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Amazing Grace - THE FAMOUS SPEECH

THE FAMOUS SPEECH (Illustration) Biographies Civil Rights Famous Historical Events Famous People Film Law and Politics Social Studies World History Ethics Slaves and Slave Owners

William Wilbeforce made his first abolish-the-slave-trade plea to Parliament in 1789. This image depicts the House of Commons as it appeared in 1833.  The painting, by Sir George Hayter, has been maintained by the National Portrait Gallery, in London, since 1858.

 

On the 12th of May, 1789 - exactly two weeks after Fletcher Christian led a mutiny on HMS Bounty - William Wilberforce used his best oratory skills to lay before Parliament the abuses of the slave-trade. At the time, speeches were attended by newsmen who recorded them - as accurately as possible - for publication in the local papers.

In this first effort, Wilberforce faced a room filled with skeptical men. What chance did this youngster think he had to end such a profitable enterprise? Undaunted, William presented his irrefutable evidence.

Who was guilty of the actions taken against slaves?

I mean not to accuse any one, but to take the shame upon myself, in common, indeed, with the whole parliament of Great Britain, for having suffered this horrid trade to be carried on under their authority. We are all guilty—we ought all to plead guilty, and not to exculpate ourselves by throwing the blame on others; and I therefore deprecate every kind of reflection against the various descriptions of people who are more immediately involved in this wretched business.

Robert Norris, and others with economic reasons to maintain the slave-trade, had testified before the privy council that conditions were comfortable for the Africans. William stressed how unreliable such testimony could be:

[I]n this very point (to show the power of human prejudice) the situation of the slaves has been described by Mr. Norris, one of the Liverpool delegates, in a manner which, I am sure will convince the House how interest can draw a film across the eyes, so thick, that total blindness could do no more; and how it is our duty therefore to trust not to the reasonings of interested men, or to their way of colouring a transaction.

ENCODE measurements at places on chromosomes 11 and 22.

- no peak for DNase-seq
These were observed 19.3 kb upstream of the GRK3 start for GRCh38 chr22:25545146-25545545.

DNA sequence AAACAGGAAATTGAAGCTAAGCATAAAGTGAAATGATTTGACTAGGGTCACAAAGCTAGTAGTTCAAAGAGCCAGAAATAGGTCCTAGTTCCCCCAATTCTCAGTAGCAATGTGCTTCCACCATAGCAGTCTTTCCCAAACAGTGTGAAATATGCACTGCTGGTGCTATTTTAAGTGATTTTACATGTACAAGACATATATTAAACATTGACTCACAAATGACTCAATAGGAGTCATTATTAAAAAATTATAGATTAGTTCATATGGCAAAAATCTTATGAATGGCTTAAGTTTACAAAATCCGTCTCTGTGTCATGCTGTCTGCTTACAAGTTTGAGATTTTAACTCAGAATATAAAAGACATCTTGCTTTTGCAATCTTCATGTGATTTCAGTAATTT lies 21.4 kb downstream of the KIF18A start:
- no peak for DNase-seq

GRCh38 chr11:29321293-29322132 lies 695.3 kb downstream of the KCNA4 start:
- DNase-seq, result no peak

Slave-trade proponents had tried to convince Parliament that kidnapped Africans were happy to leave their homelands. Wilberforce spoke for the slaves who could not give evidence for themselves:

The slaves who are sometimes described as rejoicing at their captivity, are so wrung with misery at leaving their country, that it is the constant practice to set sail at night, lest they should be sensible of their departure. . .The truth is, that for the sake of exercise, these miserable wretches, loaded with chains, oppressed with disease and wretchedness, are forced to dance by the terror of the lash, and sometimes by the actual use of it.

Vast numbers of slaves died - before, during and immediately after - the transatlantic crossing:

It will be found, upon an average of all the ships of which evidence has been given at the privy council, that exclusive of those who perish before they sail, not less than 12½ per cent. perish in the passage. Besides these, the Jamaica report tells you, that not less than 4½ per cent. die on shore before the day of sale, which is only a week or two from the time of landing. One third more die in the seasoning, and this in a country exactly like their own, where they are healthy and happy as some of the evidences would pretend.

Showing members actual devices used to kidnap, imprison and punish slaves, Wilberforce used a model, and drawings, of the slave-ship Brookes to stress routine overcrowding conditions:

When first I heard, Sir, of these iniquities, I considered them as exaggerations, and could not believe it possible, that men had determined to live by exerting themselves for the torture and misery of their fellow-creatures. I have taken great pains to make myself master of the subject, and can declare, that such scenes of barbarity are enough to rouse the indignation and horror of the most callous of mankind.

Dismissing the view of slavers, and their supporters, who argued the trade was just a way to help Africans live better lives in safer places, William made clear he would stay the course. Setting up his twelve resolutions, to completely abandon the slave trade, Wilberforce gave notice he would not ignore those unable to speak for themselves:

From every consideration I shall deal frankly with the House, by declaring, that no act of policy whatever will make me swerve from my duty and oblige me to abandon a measure which I think will be an honour to humanity. 

Concluding his speech, William put the evils of slave-trading squarely in Parliament’s hands: 

Having heard all of this you may choose to look the other way but you can never again say that you did not know. 

Of the speech, Edmund Burke observed that: 

it equalled any thing ... heard in modern times, and was not perhaps to be surpassed in the remains of Grecian eloquence.

Although his bill to abolish the slave trade was defeated, by a vote of 163 to 88, the first national public-relations campaign in history was about to begin.

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Author: Carole D. Bos, J.D. 5124stories and lessons created

Original Release: Jan 01, 2007

Updated Last Revision: May 14, 2015


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